TU Graz has developed an AI-based algorithm that colours black-and-white images realistically. This is particularly interesting for the restoration of historical recordings.Countless historical photographs are stored in black and white in the world’s archives. Today, these cultural assets and contemporary documents are conserved by means of digitisation and (partially) improved through digital restoration. Efforts have been made since the 1970s to colourise this film footage. However, there was no real progress - the effort and the associated costs for manual or semi-automatic colouring techniques were too high. It is possible in principle to colour films fully automatically. However, this has the disadvantage that the colours may be nice to look at, but they are not true to reality.
This is exactly where the project "RE:Color: Efficient colouring of films in cinema quality based on novel machine learning methods" at Graz University of Technology (TU Graz) came in. Computer scientists led by Thomas Pock from the Institute of Computer Graphics and Vision together with the Graz-based company specialised in the restoration of historical films HS-Art have developed an integrated software application that combines interactive and automated colouring techniques with deep learning technologies. The result is an algorithm for a predominantly automatic, yet fully user-controlled colouring process.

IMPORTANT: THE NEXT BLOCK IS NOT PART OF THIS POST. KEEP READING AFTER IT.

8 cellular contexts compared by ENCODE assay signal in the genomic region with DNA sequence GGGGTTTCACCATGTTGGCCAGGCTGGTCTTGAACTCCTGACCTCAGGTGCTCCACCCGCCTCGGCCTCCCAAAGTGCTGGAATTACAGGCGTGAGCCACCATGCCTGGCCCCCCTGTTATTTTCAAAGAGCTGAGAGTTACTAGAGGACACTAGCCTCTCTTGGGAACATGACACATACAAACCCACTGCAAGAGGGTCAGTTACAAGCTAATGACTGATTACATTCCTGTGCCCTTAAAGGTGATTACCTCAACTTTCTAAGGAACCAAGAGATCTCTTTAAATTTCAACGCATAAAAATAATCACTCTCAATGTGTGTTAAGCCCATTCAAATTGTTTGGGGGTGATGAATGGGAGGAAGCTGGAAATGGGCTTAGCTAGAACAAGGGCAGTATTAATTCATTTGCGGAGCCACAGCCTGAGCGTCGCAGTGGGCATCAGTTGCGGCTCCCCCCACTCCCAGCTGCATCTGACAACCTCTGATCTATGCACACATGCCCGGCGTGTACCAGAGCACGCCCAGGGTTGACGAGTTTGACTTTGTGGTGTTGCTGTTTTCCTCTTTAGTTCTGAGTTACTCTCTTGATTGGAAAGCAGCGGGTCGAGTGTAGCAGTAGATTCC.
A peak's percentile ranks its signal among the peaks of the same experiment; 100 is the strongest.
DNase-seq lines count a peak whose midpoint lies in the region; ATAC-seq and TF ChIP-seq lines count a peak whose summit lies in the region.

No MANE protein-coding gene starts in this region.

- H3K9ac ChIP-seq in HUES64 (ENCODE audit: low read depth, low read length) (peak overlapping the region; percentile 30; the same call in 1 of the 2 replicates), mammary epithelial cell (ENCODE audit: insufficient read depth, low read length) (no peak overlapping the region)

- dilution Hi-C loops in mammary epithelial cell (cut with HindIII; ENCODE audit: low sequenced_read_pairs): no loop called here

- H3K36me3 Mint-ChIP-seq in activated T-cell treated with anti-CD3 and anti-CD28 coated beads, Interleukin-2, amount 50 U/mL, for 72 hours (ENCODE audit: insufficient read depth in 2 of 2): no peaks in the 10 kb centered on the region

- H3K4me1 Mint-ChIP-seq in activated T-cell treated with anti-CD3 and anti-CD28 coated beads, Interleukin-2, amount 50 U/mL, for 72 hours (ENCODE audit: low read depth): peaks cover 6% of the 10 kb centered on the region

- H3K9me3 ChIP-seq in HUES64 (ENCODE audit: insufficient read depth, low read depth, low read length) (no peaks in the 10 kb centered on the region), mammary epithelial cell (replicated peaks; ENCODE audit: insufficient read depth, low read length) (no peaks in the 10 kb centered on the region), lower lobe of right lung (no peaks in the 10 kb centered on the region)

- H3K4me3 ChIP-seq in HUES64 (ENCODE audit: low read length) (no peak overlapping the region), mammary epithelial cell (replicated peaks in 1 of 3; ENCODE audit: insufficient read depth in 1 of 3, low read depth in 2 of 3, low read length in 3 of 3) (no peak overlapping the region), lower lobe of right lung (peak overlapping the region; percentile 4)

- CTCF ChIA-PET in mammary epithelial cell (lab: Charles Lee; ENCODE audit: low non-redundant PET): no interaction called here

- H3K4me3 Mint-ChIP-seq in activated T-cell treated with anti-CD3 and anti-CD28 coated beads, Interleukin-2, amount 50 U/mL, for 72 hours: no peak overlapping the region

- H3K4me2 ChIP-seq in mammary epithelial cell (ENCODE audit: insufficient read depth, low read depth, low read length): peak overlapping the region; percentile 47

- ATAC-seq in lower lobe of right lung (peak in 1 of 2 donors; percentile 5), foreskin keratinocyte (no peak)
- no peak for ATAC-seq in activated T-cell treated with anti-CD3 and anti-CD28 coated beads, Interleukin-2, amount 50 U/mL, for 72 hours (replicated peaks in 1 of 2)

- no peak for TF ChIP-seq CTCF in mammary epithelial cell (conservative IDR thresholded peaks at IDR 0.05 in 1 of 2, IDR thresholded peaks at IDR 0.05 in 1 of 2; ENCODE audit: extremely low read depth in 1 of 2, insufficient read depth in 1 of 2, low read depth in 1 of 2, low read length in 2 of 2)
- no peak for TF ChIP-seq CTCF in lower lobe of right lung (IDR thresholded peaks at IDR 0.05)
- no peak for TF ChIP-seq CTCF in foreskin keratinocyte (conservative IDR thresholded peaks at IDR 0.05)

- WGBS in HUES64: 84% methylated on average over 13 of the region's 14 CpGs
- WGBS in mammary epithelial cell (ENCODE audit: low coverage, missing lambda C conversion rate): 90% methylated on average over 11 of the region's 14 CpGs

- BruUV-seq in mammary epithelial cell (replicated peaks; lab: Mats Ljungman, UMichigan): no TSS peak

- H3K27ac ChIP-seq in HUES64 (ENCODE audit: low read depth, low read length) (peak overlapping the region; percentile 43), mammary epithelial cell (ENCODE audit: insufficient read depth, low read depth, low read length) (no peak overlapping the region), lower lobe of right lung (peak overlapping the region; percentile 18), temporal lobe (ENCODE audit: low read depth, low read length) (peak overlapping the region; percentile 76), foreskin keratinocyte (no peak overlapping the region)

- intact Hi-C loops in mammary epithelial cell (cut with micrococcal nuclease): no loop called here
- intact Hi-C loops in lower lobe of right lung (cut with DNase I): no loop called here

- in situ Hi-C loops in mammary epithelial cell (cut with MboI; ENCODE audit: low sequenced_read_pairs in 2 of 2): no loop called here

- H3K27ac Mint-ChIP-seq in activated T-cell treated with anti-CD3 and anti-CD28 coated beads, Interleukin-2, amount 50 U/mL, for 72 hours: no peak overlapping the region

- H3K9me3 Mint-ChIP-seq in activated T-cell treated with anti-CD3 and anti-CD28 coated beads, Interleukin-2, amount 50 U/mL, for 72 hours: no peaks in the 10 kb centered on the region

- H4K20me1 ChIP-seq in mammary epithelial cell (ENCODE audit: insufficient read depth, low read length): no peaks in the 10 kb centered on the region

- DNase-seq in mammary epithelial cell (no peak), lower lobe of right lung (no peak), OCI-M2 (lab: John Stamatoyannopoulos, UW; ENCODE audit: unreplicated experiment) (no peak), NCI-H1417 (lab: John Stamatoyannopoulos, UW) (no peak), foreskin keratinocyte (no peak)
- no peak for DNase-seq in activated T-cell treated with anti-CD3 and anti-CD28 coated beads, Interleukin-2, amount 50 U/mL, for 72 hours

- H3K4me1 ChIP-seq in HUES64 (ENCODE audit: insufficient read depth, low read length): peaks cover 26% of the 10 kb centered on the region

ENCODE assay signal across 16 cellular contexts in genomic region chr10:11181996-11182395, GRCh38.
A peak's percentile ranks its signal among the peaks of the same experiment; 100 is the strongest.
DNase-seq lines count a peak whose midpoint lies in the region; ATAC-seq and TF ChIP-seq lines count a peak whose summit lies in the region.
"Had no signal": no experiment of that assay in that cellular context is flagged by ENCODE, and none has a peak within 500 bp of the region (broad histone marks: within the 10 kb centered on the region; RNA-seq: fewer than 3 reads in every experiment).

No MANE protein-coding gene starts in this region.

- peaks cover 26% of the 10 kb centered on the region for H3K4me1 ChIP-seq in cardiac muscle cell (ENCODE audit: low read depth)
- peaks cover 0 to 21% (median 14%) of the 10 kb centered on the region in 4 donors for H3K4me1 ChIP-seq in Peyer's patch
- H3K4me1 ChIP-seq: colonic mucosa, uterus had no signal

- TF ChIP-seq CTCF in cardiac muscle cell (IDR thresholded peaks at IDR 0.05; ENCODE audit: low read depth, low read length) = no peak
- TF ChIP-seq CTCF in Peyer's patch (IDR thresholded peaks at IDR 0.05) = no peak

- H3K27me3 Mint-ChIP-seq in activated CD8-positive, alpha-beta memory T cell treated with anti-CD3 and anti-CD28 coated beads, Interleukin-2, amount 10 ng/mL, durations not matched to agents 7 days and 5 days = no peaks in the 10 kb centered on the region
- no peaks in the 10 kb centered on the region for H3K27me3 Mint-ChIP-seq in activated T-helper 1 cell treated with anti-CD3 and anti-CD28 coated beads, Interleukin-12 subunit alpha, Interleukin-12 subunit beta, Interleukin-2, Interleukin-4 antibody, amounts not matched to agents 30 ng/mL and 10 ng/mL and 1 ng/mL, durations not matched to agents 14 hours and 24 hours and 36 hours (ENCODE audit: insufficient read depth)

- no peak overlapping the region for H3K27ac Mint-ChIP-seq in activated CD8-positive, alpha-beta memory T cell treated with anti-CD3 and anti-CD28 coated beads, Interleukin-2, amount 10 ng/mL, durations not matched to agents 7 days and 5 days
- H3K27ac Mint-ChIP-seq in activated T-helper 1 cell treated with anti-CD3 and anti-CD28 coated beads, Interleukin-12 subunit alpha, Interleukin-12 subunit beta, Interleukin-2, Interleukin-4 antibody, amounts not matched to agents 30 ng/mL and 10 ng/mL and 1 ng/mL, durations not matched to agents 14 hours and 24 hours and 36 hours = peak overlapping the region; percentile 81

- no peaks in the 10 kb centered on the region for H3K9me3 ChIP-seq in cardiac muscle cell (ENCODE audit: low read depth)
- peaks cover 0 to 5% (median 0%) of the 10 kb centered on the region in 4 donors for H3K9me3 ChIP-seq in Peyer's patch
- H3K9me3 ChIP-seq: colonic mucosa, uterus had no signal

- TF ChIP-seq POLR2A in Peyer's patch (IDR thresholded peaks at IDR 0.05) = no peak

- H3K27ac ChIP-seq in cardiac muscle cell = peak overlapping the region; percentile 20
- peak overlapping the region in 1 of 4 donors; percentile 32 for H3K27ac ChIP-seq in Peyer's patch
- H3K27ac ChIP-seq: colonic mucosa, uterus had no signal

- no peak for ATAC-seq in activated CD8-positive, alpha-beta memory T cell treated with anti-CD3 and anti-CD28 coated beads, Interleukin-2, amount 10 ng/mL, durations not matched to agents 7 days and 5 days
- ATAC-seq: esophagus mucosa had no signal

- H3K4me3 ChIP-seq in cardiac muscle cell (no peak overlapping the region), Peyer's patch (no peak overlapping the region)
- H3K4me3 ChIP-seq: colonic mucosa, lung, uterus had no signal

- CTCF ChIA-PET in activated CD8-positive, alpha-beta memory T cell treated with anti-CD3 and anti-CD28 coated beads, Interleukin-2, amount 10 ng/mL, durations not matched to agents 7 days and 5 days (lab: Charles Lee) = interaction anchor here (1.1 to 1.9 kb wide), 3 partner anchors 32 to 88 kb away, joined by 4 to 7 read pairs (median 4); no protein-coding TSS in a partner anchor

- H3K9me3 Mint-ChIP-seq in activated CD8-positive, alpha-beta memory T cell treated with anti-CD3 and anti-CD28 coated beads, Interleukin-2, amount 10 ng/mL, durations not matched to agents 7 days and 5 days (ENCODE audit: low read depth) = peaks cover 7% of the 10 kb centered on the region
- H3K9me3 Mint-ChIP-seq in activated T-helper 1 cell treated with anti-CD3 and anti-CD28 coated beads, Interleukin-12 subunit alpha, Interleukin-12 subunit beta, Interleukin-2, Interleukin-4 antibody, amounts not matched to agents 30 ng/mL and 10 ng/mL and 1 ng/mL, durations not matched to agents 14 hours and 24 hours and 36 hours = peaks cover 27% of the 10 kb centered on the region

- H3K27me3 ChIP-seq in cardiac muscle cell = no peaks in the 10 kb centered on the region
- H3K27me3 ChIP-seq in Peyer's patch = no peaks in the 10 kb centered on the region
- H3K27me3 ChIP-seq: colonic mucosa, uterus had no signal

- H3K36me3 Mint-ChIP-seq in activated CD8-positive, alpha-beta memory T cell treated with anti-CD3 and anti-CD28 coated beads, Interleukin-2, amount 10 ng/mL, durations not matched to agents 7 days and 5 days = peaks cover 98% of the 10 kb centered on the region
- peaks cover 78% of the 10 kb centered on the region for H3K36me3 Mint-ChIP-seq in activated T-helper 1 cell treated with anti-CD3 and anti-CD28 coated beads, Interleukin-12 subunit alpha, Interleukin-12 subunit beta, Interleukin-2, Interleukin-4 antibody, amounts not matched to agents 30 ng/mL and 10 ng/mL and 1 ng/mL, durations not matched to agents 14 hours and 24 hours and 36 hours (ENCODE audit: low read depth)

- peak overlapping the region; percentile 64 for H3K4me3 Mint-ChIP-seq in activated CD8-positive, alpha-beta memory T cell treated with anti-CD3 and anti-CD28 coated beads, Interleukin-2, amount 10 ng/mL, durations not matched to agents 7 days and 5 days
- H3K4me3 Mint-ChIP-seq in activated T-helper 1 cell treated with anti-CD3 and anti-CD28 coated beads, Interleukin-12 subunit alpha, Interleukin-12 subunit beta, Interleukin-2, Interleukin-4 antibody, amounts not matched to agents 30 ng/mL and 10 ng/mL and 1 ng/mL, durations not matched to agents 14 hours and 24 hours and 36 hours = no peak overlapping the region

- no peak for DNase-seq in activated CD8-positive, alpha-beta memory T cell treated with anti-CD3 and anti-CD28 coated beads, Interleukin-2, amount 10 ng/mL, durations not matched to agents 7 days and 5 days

Realistic colouringAccording to Pock, it is essential that humans can influence the colouring process: "You always need someone who is familiar with the historical traditions who can say what the clothes, the facades, etc. looked like back then. Was the soldier’s uniform green or blue? No algorithm can decide that, but it can learn from it." The algorithm must therefore be fed with a sufficiently large collection of training samples in order to then automatically take over the colouring of historical films. "It’s about colouring the films as efficiently as possible with as little user input as possible. This can mean, for instance, that a person specifies the colouring for a film frame and the software then takes over the colouring of further frames," explains Pock. This central requirement of user-guided control is only fulfilled thanks to pre-trained neural networks that can be dynamically influenced by user interaction.
For this purpose, the researchers have developed different novel approaches in the field of automated colouring based on artificial intelligence (AI). Together with the developers of HS-Art, they then implemented the most efficient approach in a prototype application and generated a sufficiently powerful collection of training samples. Then the implementation of human-guided control took place to obtain authentic and appropriate colour schemes.
Authentic image noiseWith the algorithms developed, the films can be restored extremely cleanly and also coloured - but this is not always necessarily desirable. Pock: "With historical footage and cinema films in general, you need a certain amount of noise, so-called "film grain", otherwise it doesn’t look authentic to the audience. For this reason, the software can also artificially generate and add this noise again after restoration and colouring."
The core algorithm was published at a major international symposium, and the source code is freely available. For efficient use, however, software based on this, which was developed by the project partner HS-Art and is in their product portfolio, is necessary. The "Diamant film colorizer" was used, for example, in the ZDFzeit documentary series "Hitler’s Power" to colour historical footage true to the original.
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